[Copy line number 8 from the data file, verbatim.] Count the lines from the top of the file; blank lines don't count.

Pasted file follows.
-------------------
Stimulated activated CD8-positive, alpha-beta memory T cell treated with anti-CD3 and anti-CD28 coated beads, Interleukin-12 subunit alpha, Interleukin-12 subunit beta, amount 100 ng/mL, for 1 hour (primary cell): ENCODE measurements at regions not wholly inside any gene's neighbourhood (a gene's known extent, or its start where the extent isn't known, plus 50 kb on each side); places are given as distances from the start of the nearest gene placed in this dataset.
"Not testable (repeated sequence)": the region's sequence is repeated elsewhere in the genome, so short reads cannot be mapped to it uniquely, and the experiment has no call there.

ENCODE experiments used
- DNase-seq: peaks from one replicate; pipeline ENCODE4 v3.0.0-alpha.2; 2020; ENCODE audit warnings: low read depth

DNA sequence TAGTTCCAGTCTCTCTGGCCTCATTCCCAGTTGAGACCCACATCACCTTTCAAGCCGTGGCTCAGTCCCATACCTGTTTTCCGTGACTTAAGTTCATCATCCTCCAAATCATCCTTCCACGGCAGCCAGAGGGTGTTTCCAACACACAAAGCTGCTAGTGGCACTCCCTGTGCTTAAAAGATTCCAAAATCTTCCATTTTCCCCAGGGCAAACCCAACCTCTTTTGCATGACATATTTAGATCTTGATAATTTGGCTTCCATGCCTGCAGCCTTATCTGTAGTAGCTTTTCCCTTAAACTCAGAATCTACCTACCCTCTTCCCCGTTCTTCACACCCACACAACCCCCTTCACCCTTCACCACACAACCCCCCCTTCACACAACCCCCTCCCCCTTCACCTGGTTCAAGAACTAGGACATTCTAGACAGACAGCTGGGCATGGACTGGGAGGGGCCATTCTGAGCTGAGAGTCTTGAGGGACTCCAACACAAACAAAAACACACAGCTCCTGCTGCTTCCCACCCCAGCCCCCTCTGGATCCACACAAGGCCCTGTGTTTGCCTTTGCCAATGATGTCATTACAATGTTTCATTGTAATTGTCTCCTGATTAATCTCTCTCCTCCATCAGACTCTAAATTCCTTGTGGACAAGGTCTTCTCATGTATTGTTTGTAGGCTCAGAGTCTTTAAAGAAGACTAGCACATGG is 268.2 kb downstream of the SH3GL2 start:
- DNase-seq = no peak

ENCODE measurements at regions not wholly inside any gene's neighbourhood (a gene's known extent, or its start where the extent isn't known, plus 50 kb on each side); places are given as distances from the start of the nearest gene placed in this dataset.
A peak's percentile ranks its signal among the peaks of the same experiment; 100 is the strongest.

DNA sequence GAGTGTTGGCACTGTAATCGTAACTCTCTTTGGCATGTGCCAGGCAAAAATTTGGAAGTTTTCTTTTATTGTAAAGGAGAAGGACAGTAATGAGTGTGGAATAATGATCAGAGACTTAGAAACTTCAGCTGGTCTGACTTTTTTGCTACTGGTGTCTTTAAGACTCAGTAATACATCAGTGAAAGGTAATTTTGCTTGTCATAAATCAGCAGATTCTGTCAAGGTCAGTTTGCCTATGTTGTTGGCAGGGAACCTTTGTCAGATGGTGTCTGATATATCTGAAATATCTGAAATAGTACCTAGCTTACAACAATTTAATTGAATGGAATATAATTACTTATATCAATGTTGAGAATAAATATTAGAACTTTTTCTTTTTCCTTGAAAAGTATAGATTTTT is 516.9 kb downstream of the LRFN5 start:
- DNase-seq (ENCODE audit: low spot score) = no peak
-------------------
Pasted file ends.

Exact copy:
A peak's percentile ranks its signal among the peaks of the same experiment; 100 is the strongest.